3
$\begingroup$

Suppose $H$ is a Hilbert space and $A \in L(H)$ is such that $A^2$ is compact and self-adjoint. Prove that $A$ has an eigenvalue.

(Here $L(H)$ is the set of bounded linear operators on a Hilbert space $H$.)

$\endgroup$
4
$\begingroup$

(This proves a bit more than asked: there is no need to $A^2$ to be compact nor selfadjoint, only that it has an eigenvalue)

Let $\alpha$ be an eigenvalue of $A^2$. Choose $\lambda\in\mathbb C$ with $\lambda^2=\alpha$.

As $\alpha$ is an eigenvalue for $A^2$, we have that there exists nonzero $v$ with $(A^2-\alpha I)v=0$. Then $$ 0=(A^2-\alpha I)v=(A-\lambda I)(A+\lambda I)v=0. $$ If $(A+\lambda I)v=0$, then $-\lambda$ is an eigenvalue of $A$. If $(A+\lambda I)v\ne0$, then $\lambda$ is an eigenvalue of $A$, with eigenvector $(A+\lambda I)v$.

$\endgroup$
3
$\begingroup$

For this to hold it is crucial that $H$ is a complex Hilbert space since on $\mathbb{R}^2$ a rotation $T$ by $\pi/2$ has no eigenvalues, yet $T^2 = -I$ is compact and self-adjoint.

The spectral theorem for compact self-adjoint operators yields an eigenvector $w$ of $A^2$ with real eigenvalue $\lambda$. Without loss of generality we can rescale $A$ (possibly by a complex factor) such that $\lambda = 1$. Now either $w$ is an eigenvector of $A$ and we are done, or it is not. In the latter case, we must have $Aw = v$ and $Av = w$ for some $v \neq w$. But then $$A(v-w) = Av - Aw = w - v = -(v - w)$$ so that $v-w$ is an eigenvector of $A$. (Note $v-w \neq 0$ since $v \neq w$).

$\endgroup$
  • 1
    $\begingroup$ At the start of the second paragraph, you mean "yields an eigenvector $w$ of $A^2$", right? $\endgroup$ – user21467 Dec 17 '13 at 22:46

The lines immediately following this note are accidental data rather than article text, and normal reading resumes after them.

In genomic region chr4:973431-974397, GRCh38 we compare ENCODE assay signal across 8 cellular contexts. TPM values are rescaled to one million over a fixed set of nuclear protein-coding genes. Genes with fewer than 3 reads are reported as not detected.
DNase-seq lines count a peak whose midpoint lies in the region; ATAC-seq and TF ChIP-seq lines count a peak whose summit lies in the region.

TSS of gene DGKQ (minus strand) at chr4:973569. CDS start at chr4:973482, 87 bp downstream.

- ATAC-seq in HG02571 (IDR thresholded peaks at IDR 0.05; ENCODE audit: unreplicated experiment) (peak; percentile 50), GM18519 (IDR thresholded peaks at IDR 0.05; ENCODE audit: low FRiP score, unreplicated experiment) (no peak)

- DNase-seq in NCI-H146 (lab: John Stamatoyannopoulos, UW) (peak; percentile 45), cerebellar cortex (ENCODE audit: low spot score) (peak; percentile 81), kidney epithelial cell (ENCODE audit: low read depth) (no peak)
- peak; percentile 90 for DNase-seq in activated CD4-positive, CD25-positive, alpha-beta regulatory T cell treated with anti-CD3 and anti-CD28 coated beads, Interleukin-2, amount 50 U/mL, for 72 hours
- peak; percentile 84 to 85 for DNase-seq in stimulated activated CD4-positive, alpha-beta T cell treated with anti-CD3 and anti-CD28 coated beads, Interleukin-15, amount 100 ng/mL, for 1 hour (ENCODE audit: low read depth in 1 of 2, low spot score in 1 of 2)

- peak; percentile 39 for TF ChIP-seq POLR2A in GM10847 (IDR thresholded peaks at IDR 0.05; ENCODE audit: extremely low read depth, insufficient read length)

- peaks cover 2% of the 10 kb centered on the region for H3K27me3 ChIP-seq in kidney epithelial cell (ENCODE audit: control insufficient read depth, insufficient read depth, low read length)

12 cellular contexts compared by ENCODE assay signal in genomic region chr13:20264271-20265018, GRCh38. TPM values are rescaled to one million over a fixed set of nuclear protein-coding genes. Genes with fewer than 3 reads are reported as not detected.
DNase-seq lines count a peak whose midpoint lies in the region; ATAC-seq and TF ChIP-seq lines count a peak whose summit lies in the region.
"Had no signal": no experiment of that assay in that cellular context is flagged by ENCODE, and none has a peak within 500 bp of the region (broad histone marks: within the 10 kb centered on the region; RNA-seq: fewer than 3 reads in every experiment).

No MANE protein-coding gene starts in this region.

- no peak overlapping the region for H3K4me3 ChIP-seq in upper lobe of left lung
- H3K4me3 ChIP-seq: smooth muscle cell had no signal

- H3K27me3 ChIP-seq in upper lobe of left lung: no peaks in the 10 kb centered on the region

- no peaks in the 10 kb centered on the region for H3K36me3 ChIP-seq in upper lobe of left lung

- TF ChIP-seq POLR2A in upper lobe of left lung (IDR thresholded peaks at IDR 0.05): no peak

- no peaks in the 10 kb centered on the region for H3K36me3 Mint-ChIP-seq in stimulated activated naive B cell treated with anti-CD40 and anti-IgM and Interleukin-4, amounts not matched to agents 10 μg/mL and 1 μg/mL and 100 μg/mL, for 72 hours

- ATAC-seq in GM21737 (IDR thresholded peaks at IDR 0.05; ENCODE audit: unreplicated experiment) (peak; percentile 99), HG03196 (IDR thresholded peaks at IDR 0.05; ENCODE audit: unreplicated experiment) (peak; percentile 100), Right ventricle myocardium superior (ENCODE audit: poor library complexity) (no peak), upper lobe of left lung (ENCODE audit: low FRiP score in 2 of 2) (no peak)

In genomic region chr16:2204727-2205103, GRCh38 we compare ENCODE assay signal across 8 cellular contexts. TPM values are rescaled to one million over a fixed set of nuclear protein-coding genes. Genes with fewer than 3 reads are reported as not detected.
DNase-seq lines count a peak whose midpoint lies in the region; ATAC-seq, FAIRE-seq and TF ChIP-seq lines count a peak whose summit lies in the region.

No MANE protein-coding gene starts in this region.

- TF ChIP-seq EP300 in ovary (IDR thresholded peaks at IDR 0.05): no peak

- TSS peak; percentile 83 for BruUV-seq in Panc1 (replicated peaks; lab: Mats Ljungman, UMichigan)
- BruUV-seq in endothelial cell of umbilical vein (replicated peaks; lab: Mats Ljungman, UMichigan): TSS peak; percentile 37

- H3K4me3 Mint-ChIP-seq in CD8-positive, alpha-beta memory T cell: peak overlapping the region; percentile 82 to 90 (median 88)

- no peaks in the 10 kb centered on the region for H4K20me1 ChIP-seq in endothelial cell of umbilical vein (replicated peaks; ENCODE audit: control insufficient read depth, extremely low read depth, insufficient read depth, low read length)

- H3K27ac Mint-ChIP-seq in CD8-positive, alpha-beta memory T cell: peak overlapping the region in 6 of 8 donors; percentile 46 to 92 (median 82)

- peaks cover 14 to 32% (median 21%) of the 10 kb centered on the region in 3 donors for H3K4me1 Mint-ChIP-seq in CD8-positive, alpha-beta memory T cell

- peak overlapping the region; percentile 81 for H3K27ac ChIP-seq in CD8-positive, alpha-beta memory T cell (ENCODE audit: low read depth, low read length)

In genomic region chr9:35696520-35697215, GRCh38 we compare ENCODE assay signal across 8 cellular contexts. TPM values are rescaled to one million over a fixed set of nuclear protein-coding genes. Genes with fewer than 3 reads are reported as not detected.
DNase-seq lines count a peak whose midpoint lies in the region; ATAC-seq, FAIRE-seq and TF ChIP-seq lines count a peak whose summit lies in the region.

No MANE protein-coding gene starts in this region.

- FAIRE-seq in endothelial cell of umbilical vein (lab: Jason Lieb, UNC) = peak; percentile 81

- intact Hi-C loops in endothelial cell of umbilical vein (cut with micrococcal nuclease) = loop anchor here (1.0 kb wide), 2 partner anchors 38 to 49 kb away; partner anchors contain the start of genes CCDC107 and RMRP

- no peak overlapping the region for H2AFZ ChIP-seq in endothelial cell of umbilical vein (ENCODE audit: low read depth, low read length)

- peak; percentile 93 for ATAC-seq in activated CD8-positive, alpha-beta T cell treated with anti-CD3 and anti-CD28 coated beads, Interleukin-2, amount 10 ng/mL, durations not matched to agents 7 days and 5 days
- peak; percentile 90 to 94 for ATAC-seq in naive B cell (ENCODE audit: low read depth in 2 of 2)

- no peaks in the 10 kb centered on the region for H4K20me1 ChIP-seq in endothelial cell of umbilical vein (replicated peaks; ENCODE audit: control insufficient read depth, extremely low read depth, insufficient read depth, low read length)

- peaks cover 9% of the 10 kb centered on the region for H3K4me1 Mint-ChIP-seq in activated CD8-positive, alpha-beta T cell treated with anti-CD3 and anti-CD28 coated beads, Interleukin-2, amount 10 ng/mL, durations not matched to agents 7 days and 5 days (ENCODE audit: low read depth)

• $\begingroup$ @StevenTaschuk Of course. Edited. $\endgroup$ – user38355 Dec 17 '13 at 22:49
1
$\begingroup$

This is the first thought that I had. I do not see how it leads to what you want but maybe you have an idea with it: Since $A^2$ is a self-adjoint compact operator either $||A||^2$ or $-||A||^2$ is an eigenvalue for $A^2$.

$\endgroup$
  • $\begingroup$ I think too this is the direction, tried to develop it but without success.. By the way, it $||A^2||$ or $-||A^2||$, isn't it ? $\endgroup$ – daPollak Dec 17 '13 at 20:39
  • $\begingroup$ I think eigen space for $A^2$ corresponding to non-zero eigenvalue is finite dimensional and A invariant, hence from the finite dimensional case ..., that's good unless $A^2 = 0$ in which case there is easily a 0 eigenvalue. $\endgroup$ – mike Dec 17 '13 at 20:53

Your Answer

By clicking “Post Your Answer”, you agree to our terms of service, privacy policy and cookie policy

Not the answer you're looking for? Browse other questions tagged or ask your own question.